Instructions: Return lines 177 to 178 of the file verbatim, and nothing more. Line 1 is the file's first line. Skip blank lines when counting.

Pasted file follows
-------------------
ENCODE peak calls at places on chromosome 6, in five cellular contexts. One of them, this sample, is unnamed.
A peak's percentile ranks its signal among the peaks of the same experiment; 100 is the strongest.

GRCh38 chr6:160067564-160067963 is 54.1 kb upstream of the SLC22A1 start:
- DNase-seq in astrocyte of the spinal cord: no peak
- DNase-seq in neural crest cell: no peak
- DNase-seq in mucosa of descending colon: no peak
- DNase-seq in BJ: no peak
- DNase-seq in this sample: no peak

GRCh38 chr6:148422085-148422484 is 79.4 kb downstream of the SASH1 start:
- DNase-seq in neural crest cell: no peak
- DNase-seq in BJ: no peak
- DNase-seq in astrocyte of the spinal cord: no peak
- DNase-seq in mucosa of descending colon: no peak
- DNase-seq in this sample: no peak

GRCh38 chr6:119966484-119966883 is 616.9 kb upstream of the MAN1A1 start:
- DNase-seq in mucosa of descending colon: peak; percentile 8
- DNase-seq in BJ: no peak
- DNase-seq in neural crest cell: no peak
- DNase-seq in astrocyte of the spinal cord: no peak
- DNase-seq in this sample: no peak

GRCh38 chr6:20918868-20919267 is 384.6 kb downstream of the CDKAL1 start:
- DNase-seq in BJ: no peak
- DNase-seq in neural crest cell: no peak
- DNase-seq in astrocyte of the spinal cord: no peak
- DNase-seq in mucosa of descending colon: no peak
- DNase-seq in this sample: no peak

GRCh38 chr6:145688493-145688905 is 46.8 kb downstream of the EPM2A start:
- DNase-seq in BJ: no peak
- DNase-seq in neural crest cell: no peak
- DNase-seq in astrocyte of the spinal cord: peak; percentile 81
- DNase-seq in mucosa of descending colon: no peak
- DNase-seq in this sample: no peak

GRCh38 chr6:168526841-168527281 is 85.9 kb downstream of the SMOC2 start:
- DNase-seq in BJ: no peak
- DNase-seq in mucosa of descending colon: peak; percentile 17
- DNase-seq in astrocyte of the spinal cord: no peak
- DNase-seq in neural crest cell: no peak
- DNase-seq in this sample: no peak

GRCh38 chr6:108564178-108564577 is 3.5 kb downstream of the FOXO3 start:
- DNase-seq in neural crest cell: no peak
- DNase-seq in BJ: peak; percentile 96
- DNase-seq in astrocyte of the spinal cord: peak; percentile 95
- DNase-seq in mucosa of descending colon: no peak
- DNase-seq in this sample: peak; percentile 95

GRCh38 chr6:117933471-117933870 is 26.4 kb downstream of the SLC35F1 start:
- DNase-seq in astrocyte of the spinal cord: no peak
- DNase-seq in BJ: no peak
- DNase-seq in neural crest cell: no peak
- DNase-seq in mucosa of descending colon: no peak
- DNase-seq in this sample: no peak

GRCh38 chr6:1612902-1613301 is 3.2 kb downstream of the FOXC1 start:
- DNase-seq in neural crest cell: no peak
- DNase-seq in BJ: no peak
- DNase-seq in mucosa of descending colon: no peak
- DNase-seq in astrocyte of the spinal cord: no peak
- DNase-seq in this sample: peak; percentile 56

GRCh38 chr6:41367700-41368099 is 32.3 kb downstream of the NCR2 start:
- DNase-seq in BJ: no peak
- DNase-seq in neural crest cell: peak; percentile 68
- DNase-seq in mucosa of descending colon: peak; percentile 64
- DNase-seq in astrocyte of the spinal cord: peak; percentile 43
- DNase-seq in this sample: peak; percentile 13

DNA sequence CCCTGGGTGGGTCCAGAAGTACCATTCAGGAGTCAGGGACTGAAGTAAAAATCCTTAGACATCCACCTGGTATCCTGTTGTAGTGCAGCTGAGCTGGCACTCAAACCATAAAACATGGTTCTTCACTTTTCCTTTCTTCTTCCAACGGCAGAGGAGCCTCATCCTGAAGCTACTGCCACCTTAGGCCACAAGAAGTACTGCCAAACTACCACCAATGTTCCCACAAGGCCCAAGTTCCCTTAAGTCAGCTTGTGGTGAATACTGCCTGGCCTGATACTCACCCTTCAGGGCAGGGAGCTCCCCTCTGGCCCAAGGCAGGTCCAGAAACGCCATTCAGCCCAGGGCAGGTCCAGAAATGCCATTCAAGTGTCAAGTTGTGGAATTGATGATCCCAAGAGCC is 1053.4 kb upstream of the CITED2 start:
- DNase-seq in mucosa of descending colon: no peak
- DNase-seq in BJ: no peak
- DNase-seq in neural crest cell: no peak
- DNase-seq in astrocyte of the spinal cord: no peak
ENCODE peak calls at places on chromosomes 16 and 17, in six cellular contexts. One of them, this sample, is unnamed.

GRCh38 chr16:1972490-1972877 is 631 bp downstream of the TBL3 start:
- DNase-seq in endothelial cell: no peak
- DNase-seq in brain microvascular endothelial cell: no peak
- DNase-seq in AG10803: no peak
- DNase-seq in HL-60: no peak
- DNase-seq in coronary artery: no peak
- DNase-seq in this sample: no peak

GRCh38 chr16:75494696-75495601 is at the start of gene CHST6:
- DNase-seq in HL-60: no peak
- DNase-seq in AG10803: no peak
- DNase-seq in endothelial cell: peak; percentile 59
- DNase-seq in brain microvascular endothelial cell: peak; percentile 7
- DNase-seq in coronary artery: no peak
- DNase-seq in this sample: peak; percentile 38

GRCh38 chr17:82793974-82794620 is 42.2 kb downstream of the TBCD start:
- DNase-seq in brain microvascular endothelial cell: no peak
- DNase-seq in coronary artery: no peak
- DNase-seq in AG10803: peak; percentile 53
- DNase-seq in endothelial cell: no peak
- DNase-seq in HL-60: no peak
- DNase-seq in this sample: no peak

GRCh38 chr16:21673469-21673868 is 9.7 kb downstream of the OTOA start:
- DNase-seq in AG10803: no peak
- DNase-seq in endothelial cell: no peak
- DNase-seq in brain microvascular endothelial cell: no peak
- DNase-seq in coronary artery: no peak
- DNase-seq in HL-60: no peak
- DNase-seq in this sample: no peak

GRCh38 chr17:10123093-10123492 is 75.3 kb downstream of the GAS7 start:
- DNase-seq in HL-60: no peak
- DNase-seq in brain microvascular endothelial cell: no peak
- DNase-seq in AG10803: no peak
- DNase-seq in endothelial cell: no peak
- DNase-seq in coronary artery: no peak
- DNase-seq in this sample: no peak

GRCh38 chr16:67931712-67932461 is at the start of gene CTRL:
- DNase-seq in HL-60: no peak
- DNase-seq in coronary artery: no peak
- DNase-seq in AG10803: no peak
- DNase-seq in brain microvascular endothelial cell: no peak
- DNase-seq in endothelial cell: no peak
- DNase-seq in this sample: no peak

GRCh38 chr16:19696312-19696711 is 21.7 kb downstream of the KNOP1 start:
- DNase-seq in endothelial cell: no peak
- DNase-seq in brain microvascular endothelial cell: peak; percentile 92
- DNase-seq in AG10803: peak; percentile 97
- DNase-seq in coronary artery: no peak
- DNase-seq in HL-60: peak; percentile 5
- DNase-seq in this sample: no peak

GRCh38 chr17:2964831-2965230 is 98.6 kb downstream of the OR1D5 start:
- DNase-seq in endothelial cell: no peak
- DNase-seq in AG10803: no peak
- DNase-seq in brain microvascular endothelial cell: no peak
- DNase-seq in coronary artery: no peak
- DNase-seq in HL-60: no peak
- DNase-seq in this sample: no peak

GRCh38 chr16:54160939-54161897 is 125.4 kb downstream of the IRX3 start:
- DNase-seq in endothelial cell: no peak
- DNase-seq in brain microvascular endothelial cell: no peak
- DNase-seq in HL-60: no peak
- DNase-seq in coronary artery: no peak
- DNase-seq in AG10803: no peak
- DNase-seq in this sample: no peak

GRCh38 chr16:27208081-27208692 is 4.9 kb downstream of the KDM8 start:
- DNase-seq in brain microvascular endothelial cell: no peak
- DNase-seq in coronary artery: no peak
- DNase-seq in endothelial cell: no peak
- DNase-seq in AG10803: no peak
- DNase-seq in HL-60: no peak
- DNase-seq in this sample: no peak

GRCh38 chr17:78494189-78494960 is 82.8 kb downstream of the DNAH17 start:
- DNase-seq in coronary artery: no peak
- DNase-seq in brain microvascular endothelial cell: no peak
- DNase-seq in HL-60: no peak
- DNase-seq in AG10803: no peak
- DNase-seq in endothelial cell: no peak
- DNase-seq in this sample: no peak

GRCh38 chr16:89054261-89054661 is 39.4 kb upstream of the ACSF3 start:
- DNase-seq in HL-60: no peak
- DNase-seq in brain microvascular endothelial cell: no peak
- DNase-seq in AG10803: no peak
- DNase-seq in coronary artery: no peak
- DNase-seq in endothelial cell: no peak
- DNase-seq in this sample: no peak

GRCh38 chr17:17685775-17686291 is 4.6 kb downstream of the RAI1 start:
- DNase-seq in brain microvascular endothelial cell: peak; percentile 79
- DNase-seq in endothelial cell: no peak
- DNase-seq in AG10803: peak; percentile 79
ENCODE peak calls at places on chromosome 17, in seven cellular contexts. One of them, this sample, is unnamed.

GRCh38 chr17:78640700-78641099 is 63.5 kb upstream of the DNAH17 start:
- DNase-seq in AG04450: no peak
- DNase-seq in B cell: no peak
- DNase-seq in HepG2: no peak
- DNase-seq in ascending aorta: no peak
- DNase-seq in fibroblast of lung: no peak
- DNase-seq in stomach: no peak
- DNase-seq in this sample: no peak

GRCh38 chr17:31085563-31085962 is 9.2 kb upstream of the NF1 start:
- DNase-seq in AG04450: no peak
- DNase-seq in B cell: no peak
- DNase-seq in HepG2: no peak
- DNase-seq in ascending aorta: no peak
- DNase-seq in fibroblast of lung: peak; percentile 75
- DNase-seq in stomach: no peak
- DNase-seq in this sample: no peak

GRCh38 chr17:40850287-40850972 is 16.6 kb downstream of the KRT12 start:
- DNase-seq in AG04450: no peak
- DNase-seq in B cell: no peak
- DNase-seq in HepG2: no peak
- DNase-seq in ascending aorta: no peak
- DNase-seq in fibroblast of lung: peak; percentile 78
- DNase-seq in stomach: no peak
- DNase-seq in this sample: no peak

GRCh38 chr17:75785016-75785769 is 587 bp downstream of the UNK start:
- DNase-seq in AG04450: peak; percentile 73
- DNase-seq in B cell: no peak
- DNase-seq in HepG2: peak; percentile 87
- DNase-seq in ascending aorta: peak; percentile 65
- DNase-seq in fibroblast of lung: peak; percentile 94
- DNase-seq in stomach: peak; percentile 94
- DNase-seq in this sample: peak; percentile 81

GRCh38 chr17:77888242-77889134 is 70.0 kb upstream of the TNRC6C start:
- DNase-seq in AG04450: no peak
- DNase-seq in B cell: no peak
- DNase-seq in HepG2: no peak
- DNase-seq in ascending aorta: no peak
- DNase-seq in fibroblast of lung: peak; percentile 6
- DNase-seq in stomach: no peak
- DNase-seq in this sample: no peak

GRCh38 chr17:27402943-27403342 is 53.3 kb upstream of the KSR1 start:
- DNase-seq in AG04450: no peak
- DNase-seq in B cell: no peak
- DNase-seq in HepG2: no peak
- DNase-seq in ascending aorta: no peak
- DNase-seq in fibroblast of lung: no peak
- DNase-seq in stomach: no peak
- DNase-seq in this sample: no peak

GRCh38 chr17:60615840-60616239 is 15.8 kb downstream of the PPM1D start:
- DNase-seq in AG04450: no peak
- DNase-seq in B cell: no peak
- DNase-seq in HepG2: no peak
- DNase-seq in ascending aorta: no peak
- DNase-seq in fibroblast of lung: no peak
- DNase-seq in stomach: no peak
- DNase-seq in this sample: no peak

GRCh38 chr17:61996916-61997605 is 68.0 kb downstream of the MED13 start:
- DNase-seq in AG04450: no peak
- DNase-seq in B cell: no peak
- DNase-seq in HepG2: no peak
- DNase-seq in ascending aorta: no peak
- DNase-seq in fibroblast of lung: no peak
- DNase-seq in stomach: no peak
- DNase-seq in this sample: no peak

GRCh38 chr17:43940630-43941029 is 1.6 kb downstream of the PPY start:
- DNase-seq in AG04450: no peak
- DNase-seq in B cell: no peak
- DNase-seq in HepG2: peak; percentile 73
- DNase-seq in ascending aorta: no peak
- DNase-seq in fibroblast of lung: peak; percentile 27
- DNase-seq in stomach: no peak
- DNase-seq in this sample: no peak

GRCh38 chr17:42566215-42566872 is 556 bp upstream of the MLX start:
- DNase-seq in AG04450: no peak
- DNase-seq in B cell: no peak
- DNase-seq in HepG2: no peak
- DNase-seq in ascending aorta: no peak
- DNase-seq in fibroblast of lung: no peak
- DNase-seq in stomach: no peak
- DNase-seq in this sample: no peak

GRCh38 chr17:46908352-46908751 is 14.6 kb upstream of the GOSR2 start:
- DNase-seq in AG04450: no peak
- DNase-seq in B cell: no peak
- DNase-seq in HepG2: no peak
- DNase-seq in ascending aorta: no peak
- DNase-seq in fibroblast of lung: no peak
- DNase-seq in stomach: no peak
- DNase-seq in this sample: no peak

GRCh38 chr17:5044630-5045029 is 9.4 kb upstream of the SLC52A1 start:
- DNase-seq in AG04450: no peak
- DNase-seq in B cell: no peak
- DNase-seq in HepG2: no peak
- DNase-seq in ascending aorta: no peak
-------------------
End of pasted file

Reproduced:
- DNase-seq in HepG2: no peak
- DNase-seq in ascending aorta: no peak